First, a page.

Cognitive Apprenticeship: Making Thinking Visible
This article has exercised a great influence on the 21st Century Learning Initiative's thinking. It
originally appeared in the Winter, 1991 issue of
, the journal of The American
Federation of Teachers, and is reprinted here with permission.
By Allan Collins, John Seely Brown, and Ann Holum
In ancient times, teaching and learning were accomplished through apprenticeship: We taught
our children how to speak, grow crops, craft cabinets, or tailor clothes by showing them how
and by helping them do it. Apprenticeship was the vehicle for transmitting the knowledge
required for expert practice in fields from painting and sculpting to medicine and law. It was the
natural way to learn. In modern times, apprenticeship has largely been replaced by formal
schooling, except in children's learning of language, in some aspects of graduate education,
and in on-the-job training. We propose in alternative model of instruction that is accessible
within the framework of the typical American classroom. It is a model of instruction that goes
back to apprenticeship but incorporates elements of schooling. We call this model "cognitive
apprenticeship" (Collins, Brown, and Newman, 1989).
While there are many differences between schooling and apprenticeship methods, we will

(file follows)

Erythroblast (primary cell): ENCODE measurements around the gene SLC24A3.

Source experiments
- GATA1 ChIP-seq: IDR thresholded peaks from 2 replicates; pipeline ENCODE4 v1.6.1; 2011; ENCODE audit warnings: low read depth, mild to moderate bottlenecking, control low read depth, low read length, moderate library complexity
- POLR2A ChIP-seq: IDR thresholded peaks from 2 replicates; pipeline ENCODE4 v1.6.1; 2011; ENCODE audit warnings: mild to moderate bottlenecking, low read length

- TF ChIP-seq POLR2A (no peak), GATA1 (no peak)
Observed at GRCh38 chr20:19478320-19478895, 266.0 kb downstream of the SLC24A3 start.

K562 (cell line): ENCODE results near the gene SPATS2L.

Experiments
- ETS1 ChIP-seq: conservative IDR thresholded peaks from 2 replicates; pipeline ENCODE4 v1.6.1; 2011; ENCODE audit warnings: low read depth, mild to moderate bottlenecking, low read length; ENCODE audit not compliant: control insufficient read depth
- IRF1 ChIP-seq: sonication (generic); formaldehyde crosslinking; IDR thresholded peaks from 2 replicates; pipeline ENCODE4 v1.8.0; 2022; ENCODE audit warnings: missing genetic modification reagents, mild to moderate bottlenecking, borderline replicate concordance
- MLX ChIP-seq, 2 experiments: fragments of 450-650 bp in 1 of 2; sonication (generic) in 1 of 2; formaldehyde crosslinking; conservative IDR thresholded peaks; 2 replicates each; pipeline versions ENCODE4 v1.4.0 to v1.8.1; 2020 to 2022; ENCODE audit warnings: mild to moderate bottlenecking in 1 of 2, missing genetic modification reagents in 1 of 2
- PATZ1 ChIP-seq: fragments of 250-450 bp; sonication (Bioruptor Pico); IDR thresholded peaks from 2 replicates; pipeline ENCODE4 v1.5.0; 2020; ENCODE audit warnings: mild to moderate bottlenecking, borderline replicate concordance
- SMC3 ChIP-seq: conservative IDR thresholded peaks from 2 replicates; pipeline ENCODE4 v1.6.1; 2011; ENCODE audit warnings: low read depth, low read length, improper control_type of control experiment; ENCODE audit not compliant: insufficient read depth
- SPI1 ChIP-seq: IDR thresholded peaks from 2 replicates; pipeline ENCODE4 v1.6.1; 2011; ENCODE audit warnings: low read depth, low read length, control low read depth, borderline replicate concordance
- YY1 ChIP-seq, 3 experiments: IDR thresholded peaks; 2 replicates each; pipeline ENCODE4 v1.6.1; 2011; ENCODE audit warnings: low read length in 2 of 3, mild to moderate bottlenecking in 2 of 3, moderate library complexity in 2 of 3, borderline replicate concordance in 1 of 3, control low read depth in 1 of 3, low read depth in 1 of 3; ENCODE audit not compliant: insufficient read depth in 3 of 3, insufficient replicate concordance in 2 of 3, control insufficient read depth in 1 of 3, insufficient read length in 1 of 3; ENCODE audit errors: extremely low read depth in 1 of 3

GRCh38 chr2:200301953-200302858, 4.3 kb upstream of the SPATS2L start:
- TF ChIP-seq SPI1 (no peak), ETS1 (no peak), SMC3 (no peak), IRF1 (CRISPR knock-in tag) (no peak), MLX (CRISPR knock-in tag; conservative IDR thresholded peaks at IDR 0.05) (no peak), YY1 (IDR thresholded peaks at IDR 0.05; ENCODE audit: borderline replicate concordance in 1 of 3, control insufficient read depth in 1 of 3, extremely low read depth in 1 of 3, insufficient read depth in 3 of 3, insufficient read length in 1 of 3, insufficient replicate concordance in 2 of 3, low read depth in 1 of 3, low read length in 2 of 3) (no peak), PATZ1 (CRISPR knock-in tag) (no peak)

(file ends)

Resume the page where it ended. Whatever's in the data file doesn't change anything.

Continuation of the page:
focus on one. In apprenticeship, learners can see the processes of work: They watch a parent
sow, plant and harvest crops and help as they are able; they assist a tradesman as he crafts a
cabinet; they piece together garments under the supervision of a more experienced tailor.
Apprenticeship involves learning a physical, tangible activity. But in schooling, the "practice" of
problem solving, reading comprehension, and writing is not at all obvious -- it is not necessarily
observable to the student. In apprenticeship, the processes of thinking are visible. In schooling,
the processes of thinking are often invisible to both the students and the teacher. Cognitive
apprenticeship is a model of instruction that works to make thinking visible.
In this article, we will present some of the features of traditional apprenticeship and discuss the
ways it can be adapted to the teaching and learning of cognitive skills. Then we will present
three successful examples -- cases in which teachers and researchers have used
apprenticeship methods to teach reading, writing, and mathematics.
In the final section we organize our ideas about the characteristics of successful teaching into a
general framework for the design of learning environments, where "environment" includes the
content taught, the pedagogical methods employed, the sequencing of learning activities, and